The Benefits Of Calabrese And How It Can Be Used In Your Garden
It's a wonder that cauliflower has found its way onto grocery shelves all across the country. I admit it; I had no idea what a cauliflower was before finding out that I had one growing in my own garden. The little heads on this delightful cauliflower variety also supply a wealth of other vegetables. This crisp, warm vegetable usually takes 70 days to mature and is low in fats.
Oh! And best of all, those cauliflower-like broccoli seeds are organic! So what is cauliflower exactly? The name may be derived from Latin, but the meaning is not related to the vegetable.
The edible part of this vegetable is the stem or florets, which are white, small, soft, and green. You can cut them into coins and fry in butter over a full sun or indoor fire. They are best eaten raw or sauteed. Try roasting them with butter and bacon. Other vegetables to try are collard greens, kale, rutabaga, and cabbage. Cauliflower is not the only winter crop offering broccoli seeds indoors.
If you want your broccoli plants to have a fuller head of leafy greens, there are several ways to encourage this development. One is to make sure you're planting in the right place. Calabrese typically grows best in full sun with well drained soils. If you live in a cold climate, you'll want to dig a hole twice the root width of the root system and place it in the corner. Calabrese will come up through the hole and bloom as long as there is adequate light.
In a warm climate, such as the Pacific Northwest, planting your broccoli or cauliflower heads in pots or hanging baskets with sprigs of wood around them will keep them from freezing. You can also plant them directly into your garden using a trellis system. This is particularly good for dwarf varieties that won't grow tall. Keep the leaves on the plants for about 2 weeks after planting if you want to get full benefits from the cabbage.
Harvest time is a problem for Calabrese because they don't have hard rhizomes like other brassica family members. Still, you can prune them often to improve the quality of the leaves. Keep the stems on the plants and you'll get more flowering heads. Harvest time is not a problem if you pick off the tops of the stalks.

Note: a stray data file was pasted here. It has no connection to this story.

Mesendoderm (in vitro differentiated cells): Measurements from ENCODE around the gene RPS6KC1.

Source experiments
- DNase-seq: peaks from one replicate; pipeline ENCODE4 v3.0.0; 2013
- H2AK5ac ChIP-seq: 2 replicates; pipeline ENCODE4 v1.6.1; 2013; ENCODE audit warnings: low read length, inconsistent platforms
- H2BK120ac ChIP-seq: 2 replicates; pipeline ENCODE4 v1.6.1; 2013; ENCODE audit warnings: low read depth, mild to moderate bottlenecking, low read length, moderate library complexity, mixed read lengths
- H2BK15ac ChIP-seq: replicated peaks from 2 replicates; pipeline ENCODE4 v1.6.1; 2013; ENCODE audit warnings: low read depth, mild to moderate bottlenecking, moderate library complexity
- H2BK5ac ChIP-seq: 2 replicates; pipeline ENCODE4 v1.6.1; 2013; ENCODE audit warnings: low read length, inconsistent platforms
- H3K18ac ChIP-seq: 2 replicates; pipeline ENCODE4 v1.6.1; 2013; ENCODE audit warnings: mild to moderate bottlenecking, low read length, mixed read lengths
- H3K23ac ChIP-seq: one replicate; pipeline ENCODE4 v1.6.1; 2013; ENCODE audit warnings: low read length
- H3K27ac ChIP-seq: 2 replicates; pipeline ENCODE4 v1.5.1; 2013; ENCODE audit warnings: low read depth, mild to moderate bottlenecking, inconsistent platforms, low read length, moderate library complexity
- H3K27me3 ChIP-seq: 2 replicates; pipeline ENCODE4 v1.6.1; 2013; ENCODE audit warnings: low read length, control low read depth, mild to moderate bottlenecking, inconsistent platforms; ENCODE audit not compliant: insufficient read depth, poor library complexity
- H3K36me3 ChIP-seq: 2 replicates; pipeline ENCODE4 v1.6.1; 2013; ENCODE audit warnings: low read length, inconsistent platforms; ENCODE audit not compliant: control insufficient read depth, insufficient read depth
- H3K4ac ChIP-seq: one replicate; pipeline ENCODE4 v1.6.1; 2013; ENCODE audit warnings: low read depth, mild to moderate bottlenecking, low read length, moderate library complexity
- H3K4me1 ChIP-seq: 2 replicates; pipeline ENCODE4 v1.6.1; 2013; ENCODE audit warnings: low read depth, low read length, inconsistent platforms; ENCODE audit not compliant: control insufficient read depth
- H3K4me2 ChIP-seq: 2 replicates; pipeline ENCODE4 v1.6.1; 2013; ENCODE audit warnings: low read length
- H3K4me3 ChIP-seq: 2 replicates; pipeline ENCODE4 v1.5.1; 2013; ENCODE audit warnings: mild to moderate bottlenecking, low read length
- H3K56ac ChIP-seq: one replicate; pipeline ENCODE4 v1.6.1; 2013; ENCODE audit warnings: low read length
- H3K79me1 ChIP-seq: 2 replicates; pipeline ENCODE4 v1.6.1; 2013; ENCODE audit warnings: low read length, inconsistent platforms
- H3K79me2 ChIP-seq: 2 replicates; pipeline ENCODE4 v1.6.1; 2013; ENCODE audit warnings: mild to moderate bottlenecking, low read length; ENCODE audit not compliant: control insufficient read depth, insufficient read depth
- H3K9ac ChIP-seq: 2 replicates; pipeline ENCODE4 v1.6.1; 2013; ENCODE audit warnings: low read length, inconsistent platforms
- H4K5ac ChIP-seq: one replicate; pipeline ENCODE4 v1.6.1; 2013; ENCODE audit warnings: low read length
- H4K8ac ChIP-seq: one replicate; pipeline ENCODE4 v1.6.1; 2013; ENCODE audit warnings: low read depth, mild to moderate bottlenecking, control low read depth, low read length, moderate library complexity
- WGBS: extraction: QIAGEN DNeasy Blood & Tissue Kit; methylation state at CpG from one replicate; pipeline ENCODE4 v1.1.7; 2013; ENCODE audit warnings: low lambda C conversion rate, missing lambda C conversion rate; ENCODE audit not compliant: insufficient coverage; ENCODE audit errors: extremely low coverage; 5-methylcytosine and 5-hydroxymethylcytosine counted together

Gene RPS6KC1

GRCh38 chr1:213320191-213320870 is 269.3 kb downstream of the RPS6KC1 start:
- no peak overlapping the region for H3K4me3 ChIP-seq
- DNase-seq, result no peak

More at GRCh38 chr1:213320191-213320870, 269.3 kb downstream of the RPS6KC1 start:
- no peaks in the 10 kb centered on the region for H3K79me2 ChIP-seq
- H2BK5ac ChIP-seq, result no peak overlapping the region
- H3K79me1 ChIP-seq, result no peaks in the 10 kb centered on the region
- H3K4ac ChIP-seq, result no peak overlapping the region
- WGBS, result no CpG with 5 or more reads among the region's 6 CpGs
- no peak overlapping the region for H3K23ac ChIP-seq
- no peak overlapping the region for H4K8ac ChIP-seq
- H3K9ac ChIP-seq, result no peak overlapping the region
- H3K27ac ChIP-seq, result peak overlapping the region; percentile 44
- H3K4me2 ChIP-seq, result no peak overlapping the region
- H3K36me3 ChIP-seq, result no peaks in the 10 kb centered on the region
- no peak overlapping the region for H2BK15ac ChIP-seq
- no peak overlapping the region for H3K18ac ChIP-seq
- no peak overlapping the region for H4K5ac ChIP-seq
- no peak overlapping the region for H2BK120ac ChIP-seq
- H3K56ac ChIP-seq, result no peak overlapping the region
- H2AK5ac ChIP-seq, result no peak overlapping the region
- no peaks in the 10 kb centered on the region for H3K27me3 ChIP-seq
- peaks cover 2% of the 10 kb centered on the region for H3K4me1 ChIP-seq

Calabrese should be seeded each fall with either a commercial variety of bulgur or with half hard boil eggs. If you're not a fan of the smell of the boiling eggs, there are other ways to get your desired result. Calabrese varieties can be sown by hand and then potted, while the white heads can be dug up and sprayed with a garden hose. If you're plagued by bugs, a commercial insecticide is available. Most bugs are killed instantly once sprayed with the insecticide. Don't use it on green growing plants unless you are absolutely sure the grass will not be bothered by the spray.
The best time to harvest your cabbage is during the cold months when the soil is frozen. If you are able to, you should do it during the winter months when the soil is still warm. The bright green colors of your broccoli and cauliflower heads are hard to miss even when the ground is frosted. So what are you waiting for? Get out the pitchfork and start harvesting!
There are different types of Calabrese that have different shapes and colors to choose from. If you want to add some color and depth to your garden and are afraid of some of the white heads being so common, pick up some small heads on sale at your local nursery or grocery store. White heads are very common and are often among the most valued varieties because they are usually only harvested twice a year. On average, a Calabrese variety will produce from three to six new leaves per year.
For those who don't care too much for the taste of cauliflower but would still like to grow them, there are several hybrid types that are available in the vegetable section of your local grocery store or nursery. These varieties are a great option for those who want to have a crop of green veggie head on their plate but don't care too much for the taste. However, some varieties of Calabrese can be very bitter and hard to harvest. Some brassicas, for example, can last for up to ten years if properly preserved. If you want to preserve your Calabrese and avoid buying bitter seed capsules every summer, seal the leaves with wax paper and freeze them until fall.
To make the Calabrese taste its best, pickle or stew the cauliflowers at the peak of their flavor. If you decide to pickle your own cauliflowers, try making them a bit milder by leaving out the onion and adding some white vinegar. Another excellent way to pickle your cauliflowers is to add them to a simple brine solution made with one tablespoon each salt and water. Place the solution in a large bowl and allow your cauliflowers to soak for about five minutes. After soaking, remove them from the solution and place them in your food dehydrator or dehydrating machine.